Released in 1994, Dark Energy sees the UR label at a crossroads. Following in the wake of the white knuckle intensity of the collective’s Acid Rain, Suburban Knight’s eerie Nocturbulous Behaviour and the otherworldly jazz of Galaxy 2 Galaxy, it paved the way for many of the keynote releases on the label as the 90s progressed, including Electronic Warfare, Aztlan and The Turning Point. Remaining true to their love of grandiose statements, UR said about Dark Energy that it is “the first in a series of sonic strikes engineered by UR to be carried out during the winter equinox of star year 1994-1995, against programmer strongholds”.
Legendary Detroit stable Underground Resistance has reissued three more of the most prized records in its back catalogue, with the latest batch including seminal deep house cut “Don’t You Want It”.
In the midst of a traditional summer slump for vinyl, some good news masquerading as Bad News arrived in the shape of the epic and much anticipated Ron Morelli and Lee Douglas collab on L.I.E.S.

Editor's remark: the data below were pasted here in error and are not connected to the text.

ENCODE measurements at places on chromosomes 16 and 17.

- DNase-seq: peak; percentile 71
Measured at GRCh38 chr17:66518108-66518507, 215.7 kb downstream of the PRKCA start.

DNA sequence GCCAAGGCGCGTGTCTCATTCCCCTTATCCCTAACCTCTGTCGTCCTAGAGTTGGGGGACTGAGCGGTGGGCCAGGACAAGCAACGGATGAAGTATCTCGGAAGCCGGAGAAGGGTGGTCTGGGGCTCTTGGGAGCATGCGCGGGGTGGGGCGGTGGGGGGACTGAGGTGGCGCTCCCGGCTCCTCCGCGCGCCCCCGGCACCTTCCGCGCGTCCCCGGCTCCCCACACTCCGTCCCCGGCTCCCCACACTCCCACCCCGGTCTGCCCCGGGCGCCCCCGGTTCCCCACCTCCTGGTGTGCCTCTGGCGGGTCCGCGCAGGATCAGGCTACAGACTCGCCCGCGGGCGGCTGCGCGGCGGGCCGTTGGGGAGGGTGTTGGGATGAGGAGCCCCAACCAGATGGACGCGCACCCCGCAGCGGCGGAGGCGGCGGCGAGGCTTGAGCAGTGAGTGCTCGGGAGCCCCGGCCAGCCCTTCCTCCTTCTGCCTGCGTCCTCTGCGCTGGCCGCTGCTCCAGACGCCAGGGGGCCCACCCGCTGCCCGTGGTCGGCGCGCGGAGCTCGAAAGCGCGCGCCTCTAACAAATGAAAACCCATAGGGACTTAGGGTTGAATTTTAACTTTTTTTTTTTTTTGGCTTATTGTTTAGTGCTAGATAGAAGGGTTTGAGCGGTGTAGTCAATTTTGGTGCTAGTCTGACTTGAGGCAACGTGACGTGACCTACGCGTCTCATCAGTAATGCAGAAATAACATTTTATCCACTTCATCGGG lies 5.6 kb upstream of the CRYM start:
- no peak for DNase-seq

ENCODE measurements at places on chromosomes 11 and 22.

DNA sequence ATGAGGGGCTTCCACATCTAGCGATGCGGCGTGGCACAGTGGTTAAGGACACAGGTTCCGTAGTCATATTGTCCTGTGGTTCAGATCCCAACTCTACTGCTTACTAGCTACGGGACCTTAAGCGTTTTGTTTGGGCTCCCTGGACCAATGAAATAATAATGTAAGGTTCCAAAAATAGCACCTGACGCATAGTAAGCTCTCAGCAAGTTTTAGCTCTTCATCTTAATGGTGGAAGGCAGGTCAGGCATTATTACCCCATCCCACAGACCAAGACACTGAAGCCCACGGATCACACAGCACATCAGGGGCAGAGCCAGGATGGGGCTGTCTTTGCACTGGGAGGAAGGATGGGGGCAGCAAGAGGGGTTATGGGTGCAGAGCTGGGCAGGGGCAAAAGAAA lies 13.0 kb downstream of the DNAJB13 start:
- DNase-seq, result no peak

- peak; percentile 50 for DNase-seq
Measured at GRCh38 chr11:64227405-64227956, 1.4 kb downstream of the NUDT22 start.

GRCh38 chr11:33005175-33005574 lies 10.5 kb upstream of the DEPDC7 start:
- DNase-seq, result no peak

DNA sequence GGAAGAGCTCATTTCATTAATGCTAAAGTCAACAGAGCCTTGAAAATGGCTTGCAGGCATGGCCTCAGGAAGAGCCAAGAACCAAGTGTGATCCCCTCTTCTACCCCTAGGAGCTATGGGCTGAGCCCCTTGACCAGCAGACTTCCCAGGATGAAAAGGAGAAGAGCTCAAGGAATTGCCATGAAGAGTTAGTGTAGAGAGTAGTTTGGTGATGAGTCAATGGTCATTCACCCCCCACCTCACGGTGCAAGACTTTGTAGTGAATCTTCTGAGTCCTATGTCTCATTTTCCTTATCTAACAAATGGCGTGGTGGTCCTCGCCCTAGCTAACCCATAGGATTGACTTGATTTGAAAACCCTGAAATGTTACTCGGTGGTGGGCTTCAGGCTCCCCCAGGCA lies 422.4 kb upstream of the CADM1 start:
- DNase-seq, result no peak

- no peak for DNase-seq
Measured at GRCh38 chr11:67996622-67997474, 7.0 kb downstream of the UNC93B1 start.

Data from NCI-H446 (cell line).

By now you should have heard Jackmaster’s entry into the Fabriclive hall of fame. Released this month, the Numbers don compiled a frenetic, breathless selection that touched on everything from classic electro-funk and UK garage to ragging acid, boompty bass, original hardcore and obscure New York deep house. One of a small handful of modern day DJs to earn their reputation as an actual DJ, not a producer – this is a point raised in just about every article written about him, and rightly so – his Fabriclive 57 mix is a sweat-drenched affair that boasts 29 tracks in just 70 minutes. Described by Juno Plus writer Matt Anniss as a “a joyous, party-centric romp”, it fully showcased Jackmaster’s DJing panache.
You may have also noticed the spine-tingling presence of Davina’s Mad Mike-produced deep house/garage anthem “Don’t You Want It”, which was first released on Underground Resistance sub-label Happy Records back in ’92. It served as a timely reminder of the Glaswegian’s not-so-secret love for the seminal Detroit label/collective first launched by two young chancers named Jeff Mills and Mad Mike Banks in the late 80s (Rob Hood was to join shortly later). We thought it timely then to call on Jackmaster – real name Jack Revill – to pick out his all-time favourite Underground Resistance records – and we think you’ll agree he’s plucked out some gems from the label’s peerless back catalogue.